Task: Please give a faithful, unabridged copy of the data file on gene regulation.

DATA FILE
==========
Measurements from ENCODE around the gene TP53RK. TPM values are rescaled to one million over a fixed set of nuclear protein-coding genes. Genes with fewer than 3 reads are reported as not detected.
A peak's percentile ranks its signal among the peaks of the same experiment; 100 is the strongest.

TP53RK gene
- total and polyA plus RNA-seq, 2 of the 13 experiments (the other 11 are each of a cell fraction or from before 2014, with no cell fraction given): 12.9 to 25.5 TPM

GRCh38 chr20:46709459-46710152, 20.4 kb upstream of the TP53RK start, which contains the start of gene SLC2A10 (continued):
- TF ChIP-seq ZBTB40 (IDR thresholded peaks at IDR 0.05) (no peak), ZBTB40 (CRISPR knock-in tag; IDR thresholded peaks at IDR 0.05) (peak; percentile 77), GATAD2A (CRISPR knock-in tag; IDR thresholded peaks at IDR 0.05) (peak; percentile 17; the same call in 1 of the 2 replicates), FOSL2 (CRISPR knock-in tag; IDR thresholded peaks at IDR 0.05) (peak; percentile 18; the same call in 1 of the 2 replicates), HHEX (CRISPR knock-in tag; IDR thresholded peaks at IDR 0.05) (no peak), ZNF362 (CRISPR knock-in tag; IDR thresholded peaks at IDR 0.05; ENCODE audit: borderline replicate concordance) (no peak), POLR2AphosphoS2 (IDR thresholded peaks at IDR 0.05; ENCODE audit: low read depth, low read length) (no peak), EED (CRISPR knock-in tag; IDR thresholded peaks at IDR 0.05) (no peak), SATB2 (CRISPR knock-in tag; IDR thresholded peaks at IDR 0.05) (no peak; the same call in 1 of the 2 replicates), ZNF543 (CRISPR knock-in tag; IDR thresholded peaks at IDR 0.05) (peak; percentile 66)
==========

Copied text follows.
Measurements from ENCODE around the gene TP53RK. TPM values are rescaled to one million over a fixed set of nuclear protein-coding genes. Genes with fewer than 3 reads are reported as not detected.
A peak's percentile ranks its signal among the peaks of the same experiment; 100 is the strongest.

TP53RK gene
- total and polyA plus RNA-seq, 2 of the 13 experiments (the other 11 are each of a cell fraction or from before 2014, with no cell fraction given): 12.9 to 25.5 TPM

GRCh38 chr20:46709459-46710152, 20.4 kb upstream of the TP53RK start, which contains the start of gene SLC2A10 (continued):
- TF ChIP-seq ZBTB40 (IDR thresholded peaks at IDR 0.05) (no peak), ZBTB40 (CRISPR knock-in tag; IDR thresholded peaks at IDR 0.05) (peak; percentile 77), GATAD2A (CRISPR knock-in tag; IDR thresholded peaks at IDR 0.05) (peak; percentile 17; the same call in 1 of the 2 replicates), FOSL2 (CRISPR knock-in tag; IDR thresholded peaks at IDR 0.05) (peak; percentile 18; the same call in 1 of the 2 replicates), HHEX (CRISPR knock-in tag; IDR thresholded peaks at IDR 0.05) (no peak), ZNF362 (CRISPR knock-in tag; IDR thresholded peaks at IDR 0.05; ENCODE audit: borderline replicate concordance) (no peak), POLR2AphosphoS2 (IDR thresholded peaks at IDR 0.05; ENCODE audit: low read depth, low read length) (no peak), EED (CRISPR knock-in tag; IDR thresholded peaks at IDR 0.05) (no peak), SATB2 (CRISPR knock-in tag; IDR thresholded peaks at IDR 0.05) (no peak; the same call in 1 of the 2 replicates), ZNF543 (CRISPR knock-in tag; IDR thresholded peaks at IDR 0.05) (peak; percentile 66)